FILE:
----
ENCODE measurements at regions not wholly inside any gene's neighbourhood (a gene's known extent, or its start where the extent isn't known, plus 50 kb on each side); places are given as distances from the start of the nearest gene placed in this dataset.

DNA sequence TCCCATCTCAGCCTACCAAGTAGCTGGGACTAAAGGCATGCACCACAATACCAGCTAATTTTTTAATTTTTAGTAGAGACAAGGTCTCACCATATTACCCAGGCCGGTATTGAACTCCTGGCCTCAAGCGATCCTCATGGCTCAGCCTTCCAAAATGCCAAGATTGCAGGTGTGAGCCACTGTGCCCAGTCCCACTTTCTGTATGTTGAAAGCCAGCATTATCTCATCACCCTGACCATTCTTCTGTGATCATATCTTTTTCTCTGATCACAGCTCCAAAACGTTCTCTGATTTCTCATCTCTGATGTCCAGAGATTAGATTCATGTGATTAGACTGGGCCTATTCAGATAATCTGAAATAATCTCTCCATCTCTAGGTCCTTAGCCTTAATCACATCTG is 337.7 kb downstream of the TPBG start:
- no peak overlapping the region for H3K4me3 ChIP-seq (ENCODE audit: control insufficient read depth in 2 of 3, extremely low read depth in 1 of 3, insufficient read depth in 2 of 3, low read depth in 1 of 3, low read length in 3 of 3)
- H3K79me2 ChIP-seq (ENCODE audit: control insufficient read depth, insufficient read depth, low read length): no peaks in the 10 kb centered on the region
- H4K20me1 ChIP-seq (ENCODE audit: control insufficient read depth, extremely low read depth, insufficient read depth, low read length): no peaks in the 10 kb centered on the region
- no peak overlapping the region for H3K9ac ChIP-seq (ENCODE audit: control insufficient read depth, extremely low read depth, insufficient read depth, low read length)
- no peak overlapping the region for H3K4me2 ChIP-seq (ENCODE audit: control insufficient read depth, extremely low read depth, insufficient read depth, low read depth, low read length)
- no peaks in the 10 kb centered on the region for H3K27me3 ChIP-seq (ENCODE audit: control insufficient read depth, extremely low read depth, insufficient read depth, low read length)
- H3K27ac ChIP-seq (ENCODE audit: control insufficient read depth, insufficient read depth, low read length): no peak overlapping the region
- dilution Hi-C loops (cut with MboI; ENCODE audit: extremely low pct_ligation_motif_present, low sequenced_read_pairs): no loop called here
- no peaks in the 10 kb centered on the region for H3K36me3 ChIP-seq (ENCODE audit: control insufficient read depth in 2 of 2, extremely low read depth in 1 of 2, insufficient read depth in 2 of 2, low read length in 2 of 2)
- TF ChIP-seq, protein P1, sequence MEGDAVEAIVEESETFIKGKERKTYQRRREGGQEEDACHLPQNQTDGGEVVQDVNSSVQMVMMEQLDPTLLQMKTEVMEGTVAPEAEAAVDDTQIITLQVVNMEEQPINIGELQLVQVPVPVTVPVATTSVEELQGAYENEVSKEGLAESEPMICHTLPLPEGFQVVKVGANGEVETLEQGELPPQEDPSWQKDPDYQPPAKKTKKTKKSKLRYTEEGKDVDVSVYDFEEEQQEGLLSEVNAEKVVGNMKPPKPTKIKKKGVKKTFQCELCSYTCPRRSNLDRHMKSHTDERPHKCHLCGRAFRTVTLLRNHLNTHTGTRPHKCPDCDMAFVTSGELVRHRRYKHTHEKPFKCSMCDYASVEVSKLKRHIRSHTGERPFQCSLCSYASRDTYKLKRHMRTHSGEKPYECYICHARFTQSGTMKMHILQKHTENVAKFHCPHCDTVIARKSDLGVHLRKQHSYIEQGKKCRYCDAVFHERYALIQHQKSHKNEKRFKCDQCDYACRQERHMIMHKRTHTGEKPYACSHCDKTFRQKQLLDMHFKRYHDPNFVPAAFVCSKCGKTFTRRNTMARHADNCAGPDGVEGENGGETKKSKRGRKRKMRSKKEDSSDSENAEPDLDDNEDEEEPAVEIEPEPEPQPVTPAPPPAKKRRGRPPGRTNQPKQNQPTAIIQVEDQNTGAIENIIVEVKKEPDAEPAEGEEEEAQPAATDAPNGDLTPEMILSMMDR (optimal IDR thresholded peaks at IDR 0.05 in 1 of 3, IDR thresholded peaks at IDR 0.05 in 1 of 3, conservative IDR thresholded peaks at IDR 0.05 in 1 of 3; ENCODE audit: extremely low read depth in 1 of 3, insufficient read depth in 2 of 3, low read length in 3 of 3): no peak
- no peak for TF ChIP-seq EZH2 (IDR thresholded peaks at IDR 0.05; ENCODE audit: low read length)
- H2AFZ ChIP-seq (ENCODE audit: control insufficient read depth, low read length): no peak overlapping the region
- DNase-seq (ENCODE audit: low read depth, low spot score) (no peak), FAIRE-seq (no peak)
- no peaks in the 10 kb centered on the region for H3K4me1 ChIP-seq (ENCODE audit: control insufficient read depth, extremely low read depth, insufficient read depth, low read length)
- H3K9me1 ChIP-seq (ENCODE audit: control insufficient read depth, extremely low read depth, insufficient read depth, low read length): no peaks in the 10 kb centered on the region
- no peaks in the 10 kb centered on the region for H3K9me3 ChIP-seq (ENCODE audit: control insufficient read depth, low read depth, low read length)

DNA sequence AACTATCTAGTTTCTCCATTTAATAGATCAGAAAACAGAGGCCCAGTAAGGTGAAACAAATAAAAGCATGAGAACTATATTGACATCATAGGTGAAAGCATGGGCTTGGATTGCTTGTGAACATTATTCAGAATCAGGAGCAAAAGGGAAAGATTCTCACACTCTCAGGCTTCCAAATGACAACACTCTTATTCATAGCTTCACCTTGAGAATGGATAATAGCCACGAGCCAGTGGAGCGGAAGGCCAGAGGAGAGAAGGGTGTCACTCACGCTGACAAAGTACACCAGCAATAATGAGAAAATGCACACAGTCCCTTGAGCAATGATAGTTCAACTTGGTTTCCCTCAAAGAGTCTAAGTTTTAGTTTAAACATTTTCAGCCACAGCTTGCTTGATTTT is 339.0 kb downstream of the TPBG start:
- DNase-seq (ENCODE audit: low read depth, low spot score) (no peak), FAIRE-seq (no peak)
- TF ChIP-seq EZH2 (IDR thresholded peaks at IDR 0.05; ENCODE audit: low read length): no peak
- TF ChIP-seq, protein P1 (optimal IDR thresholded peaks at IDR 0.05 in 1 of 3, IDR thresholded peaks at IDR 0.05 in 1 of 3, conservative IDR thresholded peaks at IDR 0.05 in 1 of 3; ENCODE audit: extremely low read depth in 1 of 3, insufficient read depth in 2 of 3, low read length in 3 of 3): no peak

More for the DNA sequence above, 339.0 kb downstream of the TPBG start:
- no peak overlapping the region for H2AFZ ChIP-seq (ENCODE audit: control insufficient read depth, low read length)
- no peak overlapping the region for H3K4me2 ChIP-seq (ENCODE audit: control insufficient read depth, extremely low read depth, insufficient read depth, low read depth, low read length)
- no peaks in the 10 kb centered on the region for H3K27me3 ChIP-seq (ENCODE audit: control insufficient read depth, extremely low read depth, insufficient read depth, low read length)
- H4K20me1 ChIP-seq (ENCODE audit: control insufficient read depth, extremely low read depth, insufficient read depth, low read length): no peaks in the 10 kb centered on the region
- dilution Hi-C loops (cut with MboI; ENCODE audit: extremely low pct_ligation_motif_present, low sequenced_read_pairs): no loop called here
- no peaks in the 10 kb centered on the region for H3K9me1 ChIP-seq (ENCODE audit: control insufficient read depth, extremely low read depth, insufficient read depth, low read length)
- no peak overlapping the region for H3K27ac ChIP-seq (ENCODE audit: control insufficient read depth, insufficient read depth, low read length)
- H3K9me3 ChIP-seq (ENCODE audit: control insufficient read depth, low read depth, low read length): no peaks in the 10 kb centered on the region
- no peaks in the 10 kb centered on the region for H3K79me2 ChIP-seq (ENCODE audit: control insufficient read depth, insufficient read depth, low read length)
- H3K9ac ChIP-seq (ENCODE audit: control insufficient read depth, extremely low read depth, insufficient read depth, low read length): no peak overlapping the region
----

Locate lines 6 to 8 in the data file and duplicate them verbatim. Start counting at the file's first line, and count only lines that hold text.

- no peak overlapping the region for H3K9ac ChIP-seq (ENCODE audit: control insufficient read depth, extremely low read depth, insufficient read depth, low read length)
- no peak overlapping the region for H3K4me2 ChIP-seq (ENCODE audit: control insufficient read depth, extremely low read depth, insufficient read depth, low read depth, low read length)
- no peaks in the 10 kb centered on the region for H3K27me3 ChIP-seq (ENCODE audit: control insufficient read depth, extremely low read depth, insufficient read depth, low read length)